A connector body 26 abuts against the rear end of disc 17 and is coaxially aligned therewith. The connector body 26 has an enlarged intermediate portion 26a inside the casing terminating in a forward end portion 26b of reduced size slidably received in the inlet aperture in the rear end wall 161! of housing 16 together with an externally threaded rear end portion 260 which projects through the rear opening 12b in the casing and receives a fitting 27 to couple a flow line 28 from a source of gas under pressure represented schematically by a tank 29 and control valve 31 in the line to provide a means for supplying a gas under pressure into the ionizing chamber. The connector body has a throughbore 26d which passes the gas under pressure into the ionizing chamber. The rear connector body, disc and pins are separable from the tubular housing and in the assembly the pins are inserted into holes in the rear end wall 16a.
An ultrasonic generator unit 33 is mounted in the downstream end of the housing 16 together with a nozzle head 34 having an inner flow passage 34:: located downstream of the ultrasonic generator unit 33. The ground plate 23, ultrasonic generator unit 33 and discharge head 34 having approximately the same external diameter and are sized to be force-fitted into the forward end of the tubular-housing l6.
The ultrasonic generator unit 33 shown is of the type described in US. Pat. Nos. 3,554,443,-3,58l.992 and 3.53 l'.048. Briefly. with particular reference to FIG. 2, the ultrasonic generator unit 33 has an innercylindrical wall 35 open at its outlet end across a countersink 36 which is surrounded by an annular flange 37. An axial central inlet 38 in end wall 39 is concentric with an imaginary circle containing the centers of eight equally spaced holes 40. Four radial holes 41 in cylindrical wall 35 have coplanar axes spaced 90 from one another. The inner cylindrical wall 35 is mounted in a cell 45 with its flange tightly secured in counterbore 46 against flange 47. Cell 45 has an inlet hole 48 in end wall 49. In the general operation. the gas stream passes through inlet 48 and flows through nozzle inlet 38 and holes 40 and 41 and finally across countersink 36.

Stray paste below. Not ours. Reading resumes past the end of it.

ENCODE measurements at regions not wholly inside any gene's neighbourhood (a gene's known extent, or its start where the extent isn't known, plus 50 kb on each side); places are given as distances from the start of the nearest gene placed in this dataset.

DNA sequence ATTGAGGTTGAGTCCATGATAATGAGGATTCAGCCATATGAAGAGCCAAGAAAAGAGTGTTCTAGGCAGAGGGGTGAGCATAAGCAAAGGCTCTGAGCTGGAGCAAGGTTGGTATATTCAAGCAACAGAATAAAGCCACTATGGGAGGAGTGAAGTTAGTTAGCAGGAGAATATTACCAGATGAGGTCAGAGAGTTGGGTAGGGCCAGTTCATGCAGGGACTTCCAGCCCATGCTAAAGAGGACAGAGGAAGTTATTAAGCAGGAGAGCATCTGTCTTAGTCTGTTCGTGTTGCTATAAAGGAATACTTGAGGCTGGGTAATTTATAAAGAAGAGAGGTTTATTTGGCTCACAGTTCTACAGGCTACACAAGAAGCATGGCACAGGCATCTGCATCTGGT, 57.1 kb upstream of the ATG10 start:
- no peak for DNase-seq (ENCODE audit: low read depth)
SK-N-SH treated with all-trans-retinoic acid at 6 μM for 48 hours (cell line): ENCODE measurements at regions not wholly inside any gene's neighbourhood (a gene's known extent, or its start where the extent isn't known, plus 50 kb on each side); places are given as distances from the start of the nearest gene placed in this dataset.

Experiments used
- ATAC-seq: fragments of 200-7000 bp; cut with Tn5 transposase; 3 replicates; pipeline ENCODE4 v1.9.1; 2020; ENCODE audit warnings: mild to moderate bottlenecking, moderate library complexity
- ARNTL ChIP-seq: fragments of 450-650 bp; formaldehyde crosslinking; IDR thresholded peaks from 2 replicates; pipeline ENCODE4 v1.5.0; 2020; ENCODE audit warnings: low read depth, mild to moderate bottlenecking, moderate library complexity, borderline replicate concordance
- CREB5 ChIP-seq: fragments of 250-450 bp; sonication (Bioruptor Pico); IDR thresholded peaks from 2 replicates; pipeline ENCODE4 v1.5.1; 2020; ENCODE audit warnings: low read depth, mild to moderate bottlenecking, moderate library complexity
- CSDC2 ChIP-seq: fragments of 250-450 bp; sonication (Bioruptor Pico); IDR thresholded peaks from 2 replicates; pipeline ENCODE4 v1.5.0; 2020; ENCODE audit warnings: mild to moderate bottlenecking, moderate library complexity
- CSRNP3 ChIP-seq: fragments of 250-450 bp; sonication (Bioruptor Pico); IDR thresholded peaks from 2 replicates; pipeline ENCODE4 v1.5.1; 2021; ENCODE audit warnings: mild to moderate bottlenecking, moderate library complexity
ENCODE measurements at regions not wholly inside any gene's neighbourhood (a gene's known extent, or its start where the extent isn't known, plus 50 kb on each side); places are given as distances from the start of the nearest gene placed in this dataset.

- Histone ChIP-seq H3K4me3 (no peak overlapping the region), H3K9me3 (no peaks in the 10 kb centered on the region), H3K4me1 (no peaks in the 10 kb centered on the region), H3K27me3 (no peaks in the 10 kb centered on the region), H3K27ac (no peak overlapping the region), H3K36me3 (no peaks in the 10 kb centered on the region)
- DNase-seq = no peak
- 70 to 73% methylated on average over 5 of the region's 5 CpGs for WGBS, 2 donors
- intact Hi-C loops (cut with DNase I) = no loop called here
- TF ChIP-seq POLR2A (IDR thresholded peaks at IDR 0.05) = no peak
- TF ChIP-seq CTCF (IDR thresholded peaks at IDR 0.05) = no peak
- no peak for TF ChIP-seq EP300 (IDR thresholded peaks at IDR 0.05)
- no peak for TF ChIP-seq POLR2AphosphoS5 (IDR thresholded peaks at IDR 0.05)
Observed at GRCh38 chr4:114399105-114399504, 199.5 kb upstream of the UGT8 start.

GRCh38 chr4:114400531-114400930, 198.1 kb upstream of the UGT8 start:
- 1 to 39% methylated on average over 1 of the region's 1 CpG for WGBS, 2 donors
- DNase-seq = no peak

The electric circuit board 51 for the electric power for the ionizing section is mounted in the hand grip portion of the casing and supports an electric circuit shown in a diagram form in FIG. 4 which comprises input terminals 52 and 53 to which is applied an AC source. represented at 50, the AC source being typically l 15 volt. AC, or Hz. This circuit is generally similar in construction and operation to that of the-above-referred to pending application in that it utilizes a blocking oscillator circuit to generate positive and negative pulses. but it is noted that the pulses generated by this circuit are of a reverse polarity. The circuit shown in FIG. 4 comprises rectifiers CR1, CR2, CR3 and CR4 connected in a full wave rectifier bridge and together with a capacitor C1 providing a means for converting the applied AC line voltages to a rectified DC voltage. A current limiting resistor R1 and fuse F1 are connected between the input terminal 52 and one side of the bridge. A series connected resistor R2 and lamp D8] are connected across rectifier C R4. A zener diode-CR5 is connected across capacitor C l. The DC voltage across capacitor C1 between terminal 53 and ground is applied to a blocking oscillator circuit including a NPN transistor Q1 and a pulse transformer T1 having a primary winding 55, feedback winding 56 and a secondary winding 57. The ends of winding 57 definev output terminals 58 and 59, the latter terminal 59 being connected to the ground.